The Lost Continent

By Edgar Rice Burroughs

Page 47

be escaped.

"Would they follow us there?" I asked, pointing through the archway
into the Camp of the Lions.

"Never," she replied, "for, in the first place, they would know that we
would not dare go there, and in the second they themselves would not
dare."

"Then we shall take refuge in the Camp of the Lions," I said.

She shuddered and drew closer to me.

"You dare?" she asked.

"Why not?" I returned. "We shall be safe from Buckingham, and you have
seen, for the second time in two days, that lions are harmless before
my weapons. Then, too, I can find my friends easiest in this
direction, for the River Thames runs through this place you call the
Camp of the Lions, and it is farther down the Thames that my friends
are awaiting me. Do you not dare come with me?"

"I dare follow wherever you lead," she answered simply.

And so I turned and passed beneath the great arch into the city of
London.



5


As we entered deeper into what had once been the city, the evidences of
man's past occupancy became more frequent. For a mile from the arch
there was only a riot of weeds and undergrowth and trees covering small
mounds and little hillocks that, I was sure, were formed of the ruins
of stately buildings of the dead past.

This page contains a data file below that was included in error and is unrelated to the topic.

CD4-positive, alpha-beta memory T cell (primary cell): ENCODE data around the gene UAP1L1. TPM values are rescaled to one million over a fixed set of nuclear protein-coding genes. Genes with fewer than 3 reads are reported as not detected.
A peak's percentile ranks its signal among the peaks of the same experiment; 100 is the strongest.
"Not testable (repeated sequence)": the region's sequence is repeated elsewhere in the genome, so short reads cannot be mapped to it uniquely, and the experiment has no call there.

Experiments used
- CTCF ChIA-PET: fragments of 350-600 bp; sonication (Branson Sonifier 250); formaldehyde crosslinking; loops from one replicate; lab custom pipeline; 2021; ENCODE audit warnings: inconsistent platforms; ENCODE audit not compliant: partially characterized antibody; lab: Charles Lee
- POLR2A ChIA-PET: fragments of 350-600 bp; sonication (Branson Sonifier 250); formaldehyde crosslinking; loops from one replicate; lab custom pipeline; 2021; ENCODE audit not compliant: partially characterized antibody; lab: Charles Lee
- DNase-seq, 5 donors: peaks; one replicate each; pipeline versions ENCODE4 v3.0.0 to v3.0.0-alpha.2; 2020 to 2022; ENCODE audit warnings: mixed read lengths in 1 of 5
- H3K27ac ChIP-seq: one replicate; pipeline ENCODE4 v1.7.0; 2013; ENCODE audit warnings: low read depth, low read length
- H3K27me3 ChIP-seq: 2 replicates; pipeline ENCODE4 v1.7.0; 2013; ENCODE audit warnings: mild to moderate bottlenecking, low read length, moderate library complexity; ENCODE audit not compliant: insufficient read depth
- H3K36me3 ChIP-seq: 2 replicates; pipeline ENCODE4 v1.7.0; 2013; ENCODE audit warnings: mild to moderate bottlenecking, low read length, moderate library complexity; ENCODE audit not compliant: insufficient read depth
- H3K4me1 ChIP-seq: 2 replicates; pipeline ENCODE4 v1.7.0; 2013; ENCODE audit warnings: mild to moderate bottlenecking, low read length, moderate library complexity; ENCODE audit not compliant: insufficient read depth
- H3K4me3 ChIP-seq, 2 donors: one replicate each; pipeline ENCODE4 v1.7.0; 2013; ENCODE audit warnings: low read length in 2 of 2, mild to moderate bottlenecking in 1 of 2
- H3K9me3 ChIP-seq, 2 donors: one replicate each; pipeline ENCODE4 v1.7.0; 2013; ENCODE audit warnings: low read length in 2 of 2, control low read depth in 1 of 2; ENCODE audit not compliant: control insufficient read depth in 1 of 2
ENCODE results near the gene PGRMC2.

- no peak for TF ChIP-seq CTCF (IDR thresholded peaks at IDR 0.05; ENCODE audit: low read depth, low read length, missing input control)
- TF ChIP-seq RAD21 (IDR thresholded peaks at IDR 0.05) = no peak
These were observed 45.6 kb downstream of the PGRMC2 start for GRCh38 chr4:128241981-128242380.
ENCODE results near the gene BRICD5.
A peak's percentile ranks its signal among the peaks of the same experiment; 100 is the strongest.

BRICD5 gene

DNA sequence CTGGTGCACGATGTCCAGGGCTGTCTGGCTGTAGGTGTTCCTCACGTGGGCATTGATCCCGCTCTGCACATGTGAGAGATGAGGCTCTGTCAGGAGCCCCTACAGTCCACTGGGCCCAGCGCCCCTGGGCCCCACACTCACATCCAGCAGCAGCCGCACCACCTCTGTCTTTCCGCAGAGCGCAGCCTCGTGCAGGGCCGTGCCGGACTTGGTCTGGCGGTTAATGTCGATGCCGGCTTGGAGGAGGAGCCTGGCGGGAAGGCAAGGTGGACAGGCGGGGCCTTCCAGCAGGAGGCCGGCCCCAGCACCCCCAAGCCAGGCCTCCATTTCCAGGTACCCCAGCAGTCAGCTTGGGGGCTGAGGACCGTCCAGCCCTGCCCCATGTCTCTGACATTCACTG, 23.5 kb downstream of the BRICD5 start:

But presently we came upon a district where shattered walls still
raised their crumbling tops in sad silence above the grass-grown
sepulchers of their fallen fellows. Softened and mellowed by ancient
ivy stood these sentinels of sorrow, their scarred faces still
revealing the rents and gashes of shrapnel and of bomb.

Contrary to our expectations, we found little indication that lions in
any great numbers laired in this part of ancient London. Well-worn
pathways, molded by padded paws, led through the cavernous windows or
doorways of a few of the ruins we passed, and once we saw the savage
face of a great, black-maned lion scowling down upon us from a
shattered stone balcony.

We followed down the bank of the Thames after we came upon it. I was
anxious to look with my own eyes upon the famous bridge, and I guessed,
too, that the river would lead me into the part of London where stood
Westminster Abbey and the Tower.

Realizing that the section through which we had been passing was
doubtless outlying, and therefore not so built up with large structures
as the more centrally located part of the old town, I felt sure that
farther down the river I should find the ruins

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